July 30th, 2019
Moose Creek Meadow Campsite mm 1012.6 to Crooked Creek Campsite mm 1046.9
Distance in miles: 34.3
What starts as a pretty bad morning finishes strong and bright in the end. The mosquitoes are just so bad for the first 10 miles, I’m struggling to find any pleasure in the day. The trail winds above Shoshone Lake and there’s not much to see but dense forest, with a few views of the lake.
I walk as fast as I can but the bugs chase me down, latch on, and bite through my R1 fleece and shirt, as well as through the buff that I have covering my face and head. They are so fast and can go through multiple layers of clothing, they are like super-mosquitoes. The night before, my knee was laying against the mesh of my tent and one managed to bite through that and my fleece pants. It was a big mistake to send my head net back home in Leadore. My face actually aches from all the bites. This is about as bad as I have ever experienced mosquito hell.We get to a highway and I finally put some of Relentless’s deet on my legs. I don’t like to use it because it sometimes makes me feel ill. Instead of putting it around my face, I put on my rain jacket and just suffer through the heat for the next few miles. We get to the top of a hill before Heart Lake when they finally taper off. The area is more arid because of thermal activity and an old burn. A stiff breeze is blowing off the lake. I worried that the whole day would be hell but there’s at last some relief.On the way to the lake, I read some comments about one of the streams being hot. We are surprised to find it quite hot and figure it’s the perfect opportunity to go for a soak. I get in with all my clothes on and it’s just like a hot tub. Imagine how much boiling water must be flowing in from all the springs to make the whole stream hot.I feel so revived after the hot soak. My wet clothes cool me off in the breeze, to the point that I have to put my jacket back on. We have a great lunch by the lake, watching bald eagles soar above, completely free of bugs. It’s enough to forget the misery of the morning and night before. I begin to think Yellowstone isn’t so bad after all.We pass 4 NOBOs by the lake, plus one previously, makes 5 by lunch. I think we have hit the NOBO bubble. Further on, there are 3 more NOBOs, one of which I recognize as Fruit Salad, a lady we met at Doc Campbell’s, NM. She is doing awesome and looks so fit. We wish her the best and continue on. Then we run into Caroline, who we met around Pie Town. We chat with her for awhile and she tells us that Open, our good friend from the Gila and further on, should be coming along soon.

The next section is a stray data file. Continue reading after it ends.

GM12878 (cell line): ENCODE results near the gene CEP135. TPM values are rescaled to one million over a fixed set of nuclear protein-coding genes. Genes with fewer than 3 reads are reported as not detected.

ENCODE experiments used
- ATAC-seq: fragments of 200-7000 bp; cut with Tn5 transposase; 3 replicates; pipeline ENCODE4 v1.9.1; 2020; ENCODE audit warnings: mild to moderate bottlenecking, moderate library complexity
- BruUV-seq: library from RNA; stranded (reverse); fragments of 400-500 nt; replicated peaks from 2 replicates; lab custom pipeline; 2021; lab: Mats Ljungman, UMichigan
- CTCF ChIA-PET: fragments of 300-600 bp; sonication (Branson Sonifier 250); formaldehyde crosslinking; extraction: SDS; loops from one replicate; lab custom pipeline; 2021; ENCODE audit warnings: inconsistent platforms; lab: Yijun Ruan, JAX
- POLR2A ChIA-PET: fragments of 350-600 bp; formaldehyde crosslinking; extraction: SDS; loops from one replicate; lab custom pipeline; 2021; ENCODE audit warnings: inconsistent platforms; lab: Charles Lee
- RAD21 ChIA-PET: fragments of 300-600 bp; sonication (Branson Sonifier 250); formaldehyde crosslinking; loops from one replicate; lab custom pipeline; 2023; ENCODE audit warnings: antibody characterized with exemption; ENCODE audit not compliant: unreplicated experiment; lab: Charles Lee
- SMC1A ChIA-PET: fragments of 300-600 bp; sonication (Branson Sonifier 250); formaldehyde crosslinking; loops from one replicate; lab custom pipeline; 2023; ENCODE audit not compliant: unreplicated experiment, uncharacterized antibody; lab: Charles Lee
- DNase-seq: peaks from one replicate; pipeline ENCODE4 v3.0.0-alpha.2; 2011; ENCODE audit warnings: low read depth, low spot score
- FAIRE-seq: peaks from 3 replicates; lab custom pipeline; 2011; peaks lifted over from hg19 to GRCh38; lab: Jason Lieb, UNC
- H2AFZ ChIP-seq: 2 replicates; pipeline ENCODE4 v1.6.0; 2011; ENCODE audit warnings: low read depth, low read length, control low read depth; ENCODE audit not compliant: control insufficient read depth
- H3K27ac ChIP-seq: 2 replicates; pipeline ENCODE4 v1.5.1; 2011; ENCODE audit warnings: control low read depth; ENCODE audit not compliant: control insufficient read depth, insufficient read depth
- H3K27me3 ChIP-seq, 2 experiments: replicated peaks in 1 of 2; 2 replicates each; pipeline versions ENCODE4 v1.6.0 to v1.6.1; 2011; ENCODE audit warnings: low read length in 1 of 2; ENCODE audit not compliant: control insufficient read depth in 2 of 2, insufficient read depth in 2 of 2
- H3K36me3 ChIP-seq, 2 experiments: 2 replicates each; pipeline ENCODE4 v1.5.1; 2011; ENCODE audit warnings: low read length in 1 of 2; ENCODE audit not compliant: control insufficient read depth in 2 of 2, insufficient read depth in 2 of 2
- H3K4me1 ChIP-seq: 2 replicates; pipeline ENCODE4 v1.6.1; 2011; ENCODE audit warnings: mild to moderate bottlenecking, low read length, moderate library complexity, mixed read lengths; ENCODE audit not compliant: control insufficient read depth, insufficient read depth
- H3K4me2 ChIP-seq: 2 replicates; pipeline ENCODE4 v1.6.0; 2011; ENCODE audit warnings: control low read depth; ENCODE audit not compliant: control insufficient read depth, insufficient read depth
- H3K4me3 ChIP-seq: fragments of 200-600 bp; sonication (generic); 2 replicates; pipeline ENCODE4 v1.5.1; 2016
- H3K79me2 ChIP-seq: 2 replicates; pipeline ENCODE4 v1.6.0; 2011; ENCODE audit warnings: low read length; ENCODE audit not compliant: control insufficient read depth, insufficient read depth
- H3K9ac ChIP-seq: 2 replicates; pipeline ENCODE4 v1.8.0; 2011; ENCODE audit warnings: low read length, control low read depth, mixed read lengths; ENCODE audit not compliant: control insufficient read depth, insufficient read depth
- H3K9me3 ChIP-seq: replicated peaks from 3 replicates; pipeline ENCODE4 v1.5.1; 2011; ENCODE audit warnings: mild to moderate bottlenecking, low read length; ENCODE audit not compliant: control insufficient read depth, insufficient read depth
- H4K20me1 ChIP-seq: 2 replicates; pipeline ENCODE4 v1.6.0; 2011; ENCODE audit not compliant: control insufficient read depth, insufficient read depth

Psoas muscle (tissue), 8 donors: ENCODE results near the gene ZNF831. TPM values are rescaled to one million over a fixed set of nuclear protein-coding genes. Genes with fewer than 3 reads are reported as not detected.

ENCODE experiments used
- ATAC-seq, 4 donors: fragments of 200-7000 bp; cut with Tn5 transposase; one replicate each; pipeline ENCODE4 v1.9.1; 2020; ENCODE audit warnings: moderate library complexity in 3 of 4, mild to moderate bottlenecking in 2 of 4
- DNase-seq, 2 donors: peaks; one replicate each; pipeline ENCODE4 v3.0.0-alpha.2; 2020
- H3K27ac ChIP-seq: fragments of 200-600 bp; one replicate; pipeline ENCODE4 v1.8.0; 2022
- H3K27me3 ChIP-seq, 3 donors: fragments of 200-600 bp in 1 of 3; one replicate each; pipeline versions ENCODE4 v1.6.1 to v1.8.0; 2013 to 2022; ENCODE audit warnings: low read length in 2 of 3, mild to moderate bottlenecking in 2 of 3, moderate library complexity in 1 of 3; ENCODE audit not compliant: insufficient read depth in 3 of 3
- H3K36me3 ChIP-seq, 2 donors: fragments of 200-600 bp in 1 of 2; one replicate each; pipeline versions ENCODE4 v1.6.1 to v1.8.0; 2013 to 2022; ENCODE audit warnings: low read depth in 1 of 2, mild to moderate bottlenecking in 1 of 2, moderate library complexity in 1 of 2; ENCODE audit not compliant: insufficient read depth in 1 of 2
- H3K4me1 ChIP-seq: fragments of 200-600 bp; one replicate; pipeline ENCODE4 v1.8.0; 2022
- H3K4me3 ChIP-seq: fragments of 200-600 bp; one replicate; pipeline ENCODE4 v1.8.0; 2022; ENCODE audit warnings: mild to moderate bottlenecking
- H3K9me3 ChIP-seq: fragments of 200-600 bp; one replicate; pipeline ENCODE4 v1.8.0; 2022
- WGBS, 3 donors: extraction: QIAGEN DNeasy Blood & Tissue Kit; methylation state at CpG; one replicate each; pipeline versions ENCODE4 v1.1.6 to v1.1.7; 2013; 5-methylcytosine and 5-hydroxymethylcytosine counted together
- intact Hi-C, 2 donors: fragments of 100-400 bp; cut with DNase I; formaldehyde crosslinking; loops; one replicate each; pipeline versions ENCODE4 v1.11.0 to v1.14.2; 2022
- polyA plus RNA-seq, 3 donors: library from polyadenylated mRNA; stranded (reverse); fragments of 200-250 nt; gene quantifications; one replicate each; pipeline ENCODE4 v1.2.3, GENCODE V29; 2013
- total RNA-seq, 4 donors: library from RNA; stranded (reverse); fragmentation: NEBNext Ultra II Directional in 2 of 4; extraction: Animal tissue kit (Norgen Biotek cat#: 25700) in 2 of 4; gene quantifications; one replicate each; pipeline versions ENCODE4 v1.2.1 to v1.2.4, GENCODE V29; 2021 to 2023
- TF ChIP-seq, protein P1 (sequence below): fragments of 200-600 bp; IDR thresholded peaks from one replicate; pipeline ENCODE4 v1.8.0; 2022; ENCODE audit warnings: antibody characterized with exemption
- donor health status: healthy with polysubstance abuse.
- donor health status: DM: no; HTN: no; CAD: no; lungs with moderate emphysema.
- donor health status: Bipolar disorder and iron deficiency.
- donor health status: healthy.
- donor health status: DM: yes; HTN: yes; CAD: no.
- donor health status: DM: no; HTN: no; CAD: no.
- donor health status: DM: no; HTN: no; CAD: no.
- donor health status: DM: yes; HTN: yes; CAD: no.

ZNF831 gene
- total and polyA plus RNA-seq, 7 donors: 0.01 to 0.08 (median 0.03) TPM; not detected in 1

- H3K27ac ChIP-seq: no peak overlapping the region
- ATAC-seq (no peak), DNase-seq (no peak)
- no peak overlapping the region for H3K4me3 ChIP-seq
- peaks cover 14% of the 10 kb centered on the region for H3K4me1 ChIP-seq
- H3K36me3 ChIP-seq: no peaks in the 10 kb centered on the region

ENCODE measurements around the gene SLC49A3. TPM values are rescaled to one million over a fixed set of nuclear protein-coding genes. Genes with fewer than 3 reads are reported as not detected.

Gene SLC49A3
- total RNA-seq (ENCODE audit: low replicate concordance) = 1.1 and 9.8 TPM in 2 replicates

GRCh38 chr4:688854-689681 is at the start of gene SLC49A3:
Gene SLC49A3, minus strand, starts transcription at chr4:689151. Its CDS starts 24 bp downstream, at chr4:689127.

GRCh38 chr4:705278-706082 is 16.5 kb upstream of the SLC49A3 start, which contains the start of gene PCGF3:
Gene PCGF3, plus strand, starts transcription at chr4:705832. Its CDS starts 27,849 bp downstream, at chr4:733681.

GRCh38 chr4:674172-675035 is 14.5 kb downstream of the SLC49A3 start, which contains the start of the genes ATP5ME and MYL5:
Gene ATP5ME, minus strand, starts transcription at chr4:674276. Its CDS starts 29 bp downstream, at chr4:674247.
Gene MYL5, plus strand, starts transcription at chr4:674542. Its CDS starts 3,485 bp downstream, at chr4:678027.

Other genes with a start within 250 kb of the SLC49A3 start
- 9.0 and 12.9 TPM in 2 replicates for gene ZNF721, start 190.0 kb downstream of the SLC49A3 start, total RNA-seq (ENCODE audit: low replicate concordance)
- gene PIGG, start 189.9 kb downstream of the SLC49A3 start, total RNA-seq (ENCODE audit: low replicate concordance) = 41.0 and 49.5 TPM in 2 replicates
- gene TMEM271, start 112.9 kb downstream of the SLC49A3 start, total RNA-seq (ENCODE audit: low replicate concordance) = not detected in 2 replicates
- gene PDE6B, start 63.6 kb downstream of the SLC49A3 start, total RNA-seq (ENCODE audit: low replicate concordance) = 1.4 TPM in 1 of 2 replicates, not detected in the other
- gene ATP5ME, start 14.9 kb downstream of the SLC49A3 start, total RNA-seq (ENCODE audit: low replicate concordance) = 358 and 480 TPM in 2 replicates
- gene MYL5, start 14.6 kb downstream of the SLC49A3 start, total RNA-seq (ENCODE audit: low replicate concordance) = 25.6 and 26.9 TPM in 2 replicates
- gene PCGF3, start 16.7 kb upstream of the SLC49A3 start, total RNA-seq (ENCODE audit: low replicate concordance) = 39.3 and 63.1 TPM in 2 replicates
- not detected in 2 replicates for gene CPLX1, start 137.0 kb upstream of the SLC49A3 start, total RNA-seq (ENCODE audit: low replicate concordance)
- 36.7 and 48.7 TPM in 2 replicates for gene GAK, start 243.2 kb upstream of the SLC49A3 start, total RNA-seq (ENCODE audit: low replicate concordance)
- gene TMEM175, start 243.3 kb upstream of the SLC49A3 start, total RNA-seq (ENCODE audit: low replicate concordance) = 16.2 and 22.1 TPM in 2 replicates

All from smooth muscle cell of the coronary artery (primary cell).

In spite of all these stops, we have big miles to do. When I got the camping permit the day before, we neglected to get assigned a 2nd night campsite. I had just figured that we would be out of the park by the second day. When I checked the mileage from the first camp, it was 38 miles to the boundary. That would make it my longest day ever, probably not feasible, but we figured we’d just see how far we got.
We met a ranger by Heart Lake who asked us where we were staying. I told him about the mistake and he was cool. He gave us a choice of sites that were still open and I over-zealously picked the farthest one. So we are trying to do 34 miles…still a huge day.
As we begin the climb to the headwaters of the Snake River, Open appears and runs up to give me the biggest hug. He gives Relentless an even bigger one, picking him up and swinging him around. Open is a really big guy and I am loathe that I didn’t get a picture of this funny and heartwarming reunion. We sit down at a stream and have a nice chat about all the big events since New Mexico. It’s been a long summer.
Eventually the clock’s pull has us saying another goodby. We wish we could just camp right there together but park regs don’t allow. It’s all uphill the last 5 miles but there hasn’t been a lot of elevation change today so our legs feel pretty fresh. Having done lower mileage for the past 4 days also helps. I can’t believe I don’t even feel tired when we get to camp. Montanaho made us strong. Now if we can just survive the mosquitoes…